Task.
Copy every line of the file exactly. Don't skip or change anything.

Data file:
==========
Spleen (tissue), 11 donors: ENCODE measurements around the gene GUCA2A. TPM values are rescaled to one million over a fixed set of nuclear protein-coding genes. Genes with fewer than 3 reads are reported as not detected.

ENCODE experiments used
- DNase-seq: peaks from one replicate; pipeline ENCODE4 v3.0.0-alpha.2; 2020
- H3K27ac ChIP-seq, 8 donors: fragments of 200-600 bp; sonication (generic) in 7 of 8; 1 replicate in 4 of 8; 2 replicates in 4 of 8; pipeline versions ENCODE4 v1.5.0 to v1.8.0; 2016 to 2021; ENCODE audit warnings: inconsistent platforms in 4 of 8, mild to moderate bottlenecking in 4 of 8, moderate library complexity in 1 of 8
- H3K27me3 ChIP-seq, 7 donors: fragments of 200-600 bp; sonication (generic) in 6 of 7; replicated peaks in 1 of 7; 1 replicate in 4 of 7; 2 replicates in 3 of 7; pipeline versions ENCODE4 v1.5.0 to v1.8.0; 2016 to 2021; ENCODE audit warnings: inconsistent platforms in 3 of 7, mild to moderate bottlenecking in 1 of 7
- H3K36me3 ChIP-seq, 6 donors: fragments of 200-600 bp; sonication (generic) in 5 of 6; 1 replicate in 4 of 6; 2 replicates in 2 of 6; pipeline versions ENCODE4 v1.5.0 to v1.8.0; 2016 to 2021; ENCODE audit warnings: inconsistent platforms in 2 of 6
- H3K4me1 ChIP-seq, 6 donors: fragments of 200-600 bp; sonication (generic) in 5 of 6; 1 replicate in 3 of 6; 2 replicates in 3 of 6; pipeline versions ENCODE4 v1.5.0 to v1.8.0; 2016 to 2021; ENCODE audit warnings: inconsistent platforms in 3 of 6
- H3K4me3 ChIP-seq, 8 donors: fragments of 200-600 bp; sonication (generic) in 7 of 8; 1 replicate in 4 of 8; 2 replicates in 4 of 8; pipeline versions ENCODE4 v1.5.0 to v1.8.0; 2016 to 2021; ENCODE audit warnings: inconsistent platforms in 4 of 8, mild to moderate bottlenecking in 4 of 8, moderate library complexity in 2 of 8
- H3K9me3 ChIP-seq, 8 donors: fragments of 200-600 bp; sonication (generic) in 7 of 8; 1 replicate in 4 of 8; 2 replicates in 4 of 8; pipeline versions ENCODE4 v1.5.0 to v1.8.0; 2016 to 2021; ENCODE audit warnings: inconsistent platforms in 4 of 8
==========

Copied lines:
Spleen (tissue), 11 donors: ENCODE measurements around the gene GUCA2A. TPM values are rescaled to one million over a fixed set of nuclear protein-coding genes. Genes with fewer than 3 reads are reported as not detected.

ENCODE experiments used
- DNase-seq: peaks from one replicate; pipeline ENCODE4 v3.0.0-alpha.2; 2020
- H3K27ac ChIP-seq, 8 donors: fragments of 200-600 bp; sonication (generic) in 7 of 8; 1 replicate in 4 of 8; 2 replicates in 4 of 8; pipeline versions ENCODE4 v1.5.0 to v1.8.0; 2016 to 2021; ENCODE audit warnings: inconsistent platforms in 4 of 8, mild to moderate bottlenecking in 4 of 8, moderate library complexity in 1 of 8
- H3K27me3 ChIP-seq, 7 donors: fragments of 200-600 bp; sonication (generic) in 6 of 7; replicated peaks in 1 of 7; 1 replicate in 4 of 7; 2 replicates in 3 of 7; pipeline versions ENCODE4 v1.5.0 to v1.8.0; 2016 to 2021; ENCODE audit warnings: inconsistent platforms in 3 of 7, mild to moderate bottlenecking in 1 of 7
- H3K36me3 ChIP-seq, 6 donors: fragments of 200-600 bp; sonication (generic) in 5 of 6; 1 replicate in 4 of 6; 2 replicates in 2 of 6; pipeline versions ENCODE4 v1.5.0 to v1.8.0; 2016 to 2021; ENCODE audit warnings: inconsistent platforms in 2 of 6
- H3K4me1 ChIP-seq, 6 donors: fragments of 200-600 bp; sonication (generic) in 5 of 6; 1 replicate in 3 of 6; 2 replicates in 3 of 6; pipeline versions ENCODE4 v1.5.0 to v1.8.0; 2016 to 2021; ENCODE audit warnings: inconsistent platforms in 3 of 6
- H3K4me3 ChIP-seq, 8 donors: fragments of 200-600 bp; sonication (generic) in 7 of 8; 1 replicate in 4 of 8; 2 replicates in 4 of 8; pipeline versions ENCODE4 v1.5.0 to v1.8.0; 2016 to 2021; ENCODE audit warnings: inconsistent platforms in 4 of 8, mild to moderate bottlenecking in 4 of 8, moderate library complexity in 2 of 8
- H3K9me3 ChIP-seq, 8 donors: fragments of 200-600 bp; sonication (generic) in 7 of 8; 1 replicate in 4 of 8; 2 replicates in 4 of 8; pipeline versions ENCODE4 v1.5.0 to v1.8.0; 2016 to 2021; ENCODE audit warnings: inconsistent platforms in 4 of 8